Theses and Dissertations

Issuing Body

Mississippi State University

Advisor

Fogle, Evelyn Wight

Committee Member

Pizer, Ginger B.

Committee Member

Raymond, Richard

Date of Degree

1-1-2013

Document Type

Graduate Thesis - Open Access

Major

English

Degree Name

Master of Arts

College

College of Arts and Sciences

Department

Department of English

Abstract

Given recent calls for university composition policies that are informed by the actual practices and populations of students at a given institution (Tardy, 2011), this study investigated student and instructor perceptions and attitudes toward using online translators (e.g., Google Translate or Babelfish) for composition assignments. The study analyzed interview data from four international students and three English composition instructors to understand how the use of online translators was explained, justified, and contextualized by these two groups. This study revealed that although both students and instructors believed that online translators afforded an opportunity for language learning, the participants still aligned with dominant ideologies of plagiarism and were wary of the use of these services. In conclusion to the study, recommendations were made for instructors to moderate more in-class discussions about the use of technology during the writing process and to define the appropriate and inappropriate uses of such technology more clearly.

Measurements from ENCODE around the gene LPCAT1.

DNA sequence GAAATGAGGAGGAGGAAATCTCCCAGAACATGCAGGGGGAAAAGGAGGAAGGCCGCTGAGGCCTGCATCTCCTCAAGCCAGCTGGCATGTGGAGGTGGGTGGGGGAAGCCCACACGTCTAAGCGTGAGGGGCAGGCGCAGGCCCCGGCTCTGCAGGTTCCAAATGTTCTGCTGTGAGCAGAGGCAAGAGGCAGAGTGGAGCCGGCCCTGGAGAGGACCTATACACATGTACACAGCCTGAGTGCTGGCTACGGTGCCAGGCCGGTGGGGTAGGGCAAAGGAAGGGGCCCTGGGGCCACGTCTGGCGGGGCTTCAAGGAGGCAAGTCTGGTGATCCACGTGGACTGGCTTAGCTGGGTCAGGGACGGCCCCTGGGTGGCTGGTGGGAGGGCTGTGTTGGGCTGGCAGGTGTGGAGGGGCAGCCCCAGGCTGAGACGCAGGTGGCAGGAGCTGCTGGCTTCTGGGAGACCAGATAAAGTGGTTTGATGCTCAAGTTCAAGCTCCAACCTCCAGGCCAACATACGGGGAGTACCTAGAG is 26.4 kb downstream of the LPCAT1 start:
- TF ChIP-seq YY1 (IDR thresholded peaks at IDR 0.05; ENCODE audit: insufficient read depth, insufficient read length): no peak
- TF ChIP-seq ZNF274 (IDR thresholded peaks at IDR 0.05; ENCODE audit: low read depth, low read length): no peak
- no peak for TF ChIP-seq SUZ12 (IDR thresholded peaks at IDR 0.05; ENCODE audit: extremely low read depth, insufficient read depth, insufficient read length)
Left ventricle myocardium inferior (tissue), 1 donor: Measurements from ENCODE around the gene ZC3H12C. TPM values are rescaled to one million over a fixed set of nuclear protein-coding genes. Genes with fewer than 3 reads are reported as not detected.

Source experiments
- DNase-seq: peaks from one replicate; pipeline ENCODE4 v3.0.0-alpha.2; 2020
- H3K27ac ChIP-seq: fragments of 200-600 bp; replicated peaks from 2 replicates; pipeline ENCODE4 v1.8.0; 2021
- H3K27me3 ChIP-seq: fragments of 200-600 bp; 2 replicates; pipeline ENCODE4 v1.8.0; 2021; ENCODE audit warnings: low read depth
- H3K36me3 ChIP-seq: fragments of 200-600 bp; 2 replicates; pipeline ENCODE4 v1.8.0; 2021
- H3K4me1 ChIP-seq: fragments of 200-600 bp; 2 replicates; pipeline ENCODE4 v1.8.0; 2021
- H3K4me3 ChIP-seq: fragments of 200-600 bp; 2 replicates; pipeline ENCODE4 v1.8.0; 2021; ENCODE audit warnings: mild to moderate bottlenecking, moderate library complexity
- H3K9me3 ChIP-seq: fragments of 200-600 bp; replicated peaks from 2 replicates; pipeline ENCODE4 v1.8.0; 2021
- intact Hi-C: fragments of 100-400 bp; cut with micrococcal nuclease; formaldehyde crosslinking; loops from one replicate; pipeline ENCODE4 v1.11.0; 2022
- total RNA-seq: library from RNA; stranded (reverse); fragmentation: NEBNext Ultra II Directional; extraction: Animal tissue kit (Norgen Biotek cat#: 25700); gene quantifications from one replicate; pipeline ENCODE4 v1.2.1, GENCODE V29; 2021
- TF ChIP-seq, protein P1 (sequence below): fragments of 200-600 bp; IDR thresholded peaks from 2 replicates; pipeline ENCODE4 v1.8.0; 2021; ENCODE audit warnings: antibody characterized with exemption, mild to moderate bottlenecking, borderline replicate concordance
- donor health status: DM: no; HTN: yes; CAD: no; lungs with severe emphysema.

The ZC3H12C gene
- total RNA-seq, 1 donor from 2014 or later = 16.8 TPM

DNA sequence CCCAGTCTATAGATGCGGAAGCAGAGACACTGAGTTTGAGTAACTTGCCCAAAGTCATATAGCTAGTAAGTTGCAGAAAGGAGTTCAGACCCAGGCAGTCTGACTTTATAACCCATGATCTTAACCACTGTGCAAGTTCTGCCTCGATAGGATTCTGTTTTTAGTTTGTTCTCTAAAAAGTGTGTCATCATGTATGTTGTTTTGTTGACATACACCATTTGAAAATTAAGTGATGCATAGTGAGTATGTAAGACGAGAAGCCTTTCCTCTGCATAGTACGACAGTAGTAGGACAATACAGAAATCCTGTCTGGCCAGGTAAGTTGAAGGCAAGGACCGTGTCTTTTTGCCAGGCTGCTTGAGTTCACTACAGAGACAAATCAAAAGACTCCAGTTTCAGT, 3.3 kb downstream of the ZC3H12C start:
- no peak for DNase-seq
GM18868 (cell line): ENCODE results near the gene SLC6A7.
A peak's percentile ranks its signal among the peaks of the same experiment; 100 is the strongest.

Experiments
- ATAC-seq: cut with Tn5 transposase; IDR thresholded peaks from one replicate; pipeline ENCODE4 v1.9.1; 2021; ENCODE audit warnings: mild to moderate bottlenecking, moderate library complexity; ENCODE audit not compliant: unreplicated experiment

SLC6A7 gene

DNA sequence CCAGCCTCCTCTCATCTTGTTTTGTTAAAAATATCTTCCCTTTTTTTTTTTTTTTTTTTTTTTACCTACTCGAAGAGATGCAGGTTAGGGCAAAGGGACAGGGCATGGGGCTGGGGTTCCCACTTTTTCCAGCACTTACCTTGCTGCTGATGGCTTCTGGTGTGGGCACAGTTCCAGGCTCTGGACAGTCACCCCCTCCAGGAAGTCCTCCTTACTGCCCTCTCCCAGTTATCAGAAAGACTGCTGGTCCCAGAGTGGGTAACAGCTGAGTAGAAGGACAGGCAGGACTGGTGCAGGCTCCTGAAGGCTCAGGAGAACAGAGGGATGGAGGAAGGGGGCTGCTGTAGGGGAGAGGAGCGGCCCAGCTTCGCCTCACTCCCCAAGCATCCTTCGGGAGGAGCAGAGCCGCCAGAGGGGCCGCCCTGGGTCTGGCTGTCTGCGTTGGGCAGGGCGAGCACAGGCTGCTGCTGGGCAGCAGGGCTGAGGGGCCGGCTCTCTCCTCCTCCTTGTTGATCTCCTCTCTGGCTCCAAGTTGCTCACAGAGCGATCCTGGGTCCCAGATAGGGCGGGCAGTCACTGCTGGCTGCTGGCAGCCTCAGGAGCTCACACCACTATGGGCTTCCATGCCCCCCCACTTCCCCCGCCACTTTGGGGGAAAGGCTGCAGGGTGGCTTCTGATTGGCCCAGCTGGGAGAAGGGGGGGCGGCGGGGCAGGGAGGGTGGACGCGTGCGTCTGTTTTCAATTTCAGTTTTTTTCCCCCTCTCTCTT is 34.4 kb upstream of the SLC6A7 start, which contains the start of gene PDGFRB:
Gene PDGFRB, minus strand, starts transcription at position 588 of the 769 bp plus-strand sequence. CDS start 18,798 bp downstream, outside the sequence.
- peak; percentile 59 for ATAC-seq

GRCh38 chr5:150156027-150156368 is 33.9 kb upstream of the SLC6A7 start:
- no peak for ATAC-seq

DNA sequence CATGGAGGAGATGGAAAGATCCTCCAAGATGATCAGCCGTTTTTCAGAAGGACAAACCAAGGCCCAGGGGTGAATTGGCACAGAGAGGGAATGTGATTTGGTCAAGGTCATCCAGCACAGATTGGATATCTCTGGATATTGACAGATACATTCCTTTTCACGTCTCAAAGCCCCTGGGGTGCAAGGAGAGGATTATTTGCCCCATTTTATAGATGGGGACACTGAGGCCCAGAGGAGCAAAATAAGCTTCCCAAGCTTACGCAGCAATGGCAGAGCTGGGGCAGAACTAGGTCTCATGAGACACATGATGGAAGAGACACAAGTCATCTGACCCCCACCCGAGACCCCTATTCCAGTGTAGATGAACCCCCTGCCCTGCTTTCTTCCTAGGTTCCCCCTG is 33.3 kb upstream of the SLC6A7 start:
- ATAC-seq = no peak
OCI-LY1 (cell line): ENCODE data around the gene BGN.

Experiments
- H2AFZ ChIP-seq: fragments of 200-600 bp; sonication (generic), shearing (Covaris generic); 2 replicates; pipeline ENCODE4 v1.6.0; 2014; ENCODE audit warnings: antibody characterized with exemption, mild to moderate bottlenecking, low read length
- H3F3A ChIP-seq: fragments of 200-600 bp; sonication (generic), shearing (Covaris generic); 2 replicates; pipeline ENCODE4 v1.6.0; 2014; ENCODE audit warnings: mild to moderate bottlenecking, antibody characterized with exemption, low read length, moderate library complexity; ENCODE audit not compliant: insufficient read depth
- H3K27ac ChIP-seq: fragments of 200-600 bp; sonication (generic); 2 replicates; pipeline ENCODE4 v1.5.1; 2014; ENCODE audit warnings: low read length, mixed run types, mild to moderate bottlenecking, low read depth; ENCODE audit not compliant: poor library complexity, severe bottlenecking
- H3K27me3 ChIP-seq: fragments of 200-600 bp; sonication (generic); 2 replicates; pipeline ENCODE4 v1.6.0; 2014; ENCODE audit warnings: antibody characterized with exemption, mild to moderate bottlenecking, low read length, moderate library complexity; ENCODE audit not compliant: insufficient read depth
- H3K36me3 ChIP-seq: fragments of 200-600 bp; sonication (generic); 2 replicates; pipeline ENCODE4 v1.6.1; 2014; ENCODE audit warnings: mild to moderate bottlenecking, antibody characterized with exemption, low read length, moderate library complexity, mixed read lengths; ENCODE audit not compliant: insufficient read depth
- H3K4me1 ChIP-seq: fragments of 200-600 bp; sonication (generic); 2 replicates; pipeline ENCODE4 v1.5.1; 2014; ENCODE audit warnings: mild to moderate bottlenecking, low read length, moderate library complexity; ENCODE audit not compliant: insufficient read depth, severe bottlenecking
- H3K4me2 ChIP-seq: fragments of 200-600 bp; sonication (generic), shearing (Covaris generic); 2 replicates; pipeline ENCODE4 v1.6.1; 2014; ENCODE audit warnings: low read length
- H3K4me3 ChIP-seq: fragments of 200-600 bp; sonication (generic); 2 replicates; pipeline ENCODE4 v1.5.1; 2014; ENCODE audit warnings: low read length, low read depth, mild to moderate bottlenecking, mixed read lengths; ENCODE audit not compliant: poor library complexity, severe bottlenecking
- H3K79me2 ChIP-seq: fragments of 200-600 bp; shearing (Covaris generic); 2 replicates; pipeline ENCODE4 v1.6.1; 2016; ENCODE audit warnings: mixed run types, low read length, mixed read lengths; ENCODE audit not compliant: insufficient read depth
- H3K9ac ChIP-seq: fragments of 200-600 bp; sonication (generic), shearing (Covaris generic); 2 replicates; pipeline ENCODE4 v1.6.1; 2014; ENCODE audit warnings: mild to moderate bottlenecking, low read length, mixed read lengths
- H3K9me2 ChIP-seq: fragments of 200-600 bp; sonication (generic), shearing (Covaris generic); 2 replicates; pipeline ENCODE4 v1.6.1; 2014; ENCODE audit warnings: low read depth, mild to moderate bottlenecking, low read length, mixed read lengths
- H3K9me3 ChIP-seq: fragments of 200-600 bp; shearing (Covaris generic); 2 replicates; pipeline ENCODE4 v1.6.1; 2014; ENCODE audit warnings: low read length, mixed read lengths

URI

https://hdl.handle.net/11668/17792

Comments

English Composition||online translators||second language writing

Share

COinS